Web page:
With these guidelines, buyers now have grounds to request a refund for such placements, said Erez Levin, principal of Emet Advisory who spent 13 years at Google.

Meanwhile, SSPs include outstream alongside instream impressions because it helps agencies hit their vanity metrics for video buys, such as video completion rate or viewability. And buyers see better ROAS when cheaper impressions are mixed in, which helps SSPs retain business.

And so many publishers and SSPs will continue charging higher prices for mislabeled inventory for as long as they can get away with it.

Meanwhile, many web publishers that sell instream video also sell outstream video, making it unlikely they would proactively take steps to lower the value of their outstream inventory to benefit their smaller supply of instream.

Plus, buyers typically can’t tell what they’re actually bidding on until after they buy it.

Log-level data can reveal many proxy signals for whether a video is instream, such as whether the sound was on, the size of the video player and its position on the page or what device the video was being watched on, said Rocky Moss, co-founder and CEO of DeepSee.io. But buyers typically don’t see such reporting pre-bid.

DSPs, including The Trade Desk, offer the ability to bid on impressions only when video plays with the sound on, when the player is a certain size or the impression is served on a certain device, Moss said. But, he noted, this won’t help buyers determine whether the video content matches what a user came to the page for, which is another requirement for instream placements.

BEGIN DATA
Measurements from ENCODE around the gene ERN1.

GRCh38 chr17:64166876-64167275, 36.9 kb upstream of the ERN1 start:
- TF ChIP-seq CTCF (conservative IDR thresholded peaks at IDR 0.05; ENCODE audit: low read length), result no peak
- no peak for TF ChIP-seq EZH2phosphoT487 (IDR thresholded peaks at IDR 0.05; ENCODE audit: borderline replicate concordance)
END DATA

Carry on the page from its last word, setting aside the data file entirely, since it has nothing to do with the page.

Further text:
It’s possible ad verification vendors like IAS and DoubleVerify could do more to vet whether video inventory is being labeled accurately before a bid is made, Moss said.

But the mislabeling problem isn’t solely up to verification tech to solve, he added. The problem persists because of sell-side incentives to make more money and because advertisers prioritize vanity metrics that are easily gamed by video platforms.

Direct and curated deals

And so, Morgan said, “the best way to make sure that you don’t get garbage is to do direct deals.”

After all, part of the reason so little instream inventory is available in open auction is because it gets sold directly, or when it comes to CTV, during upfronts.

“Whether those are PMPs or PG deals, the industry is increasingly going to insertion order deals that use programmatic pipes to deliver,” Morgan said. “The Trade Desk is talking about an always-on upfront akin to a futures market, and I think that’s where we’re heading.”

DSPs could also get more involved in packaging curated pools of trusted publishers whose inventory meets instream requirements, and there are already efforts underway to do so.

For example, DeepSee recently worked with a client using sound-on as a proxy for buying instream video, and it tested buying the same publisher domains through both The Trade Desk’s SP500+ offering and open programmatic.

“The audio-on rate was much [higher] for the Top 500 slice, probably because it’s ad-unit-level targeting,” Moss said. “Ad-unit targeting is key, because even on the same site, in the same section, you may find that certain articles are instream and certain articles are not.”

And as the Yahoo incident demonstrates, The Trade Desk isn’t shy about naming names for who’s not living up to media quality standards, said Levin. Its “message to big publishers and SSPs will be, ‘Clean this up and take the revenue hit, or we’ll make sure you take a revenue hit and a reputational hit.’”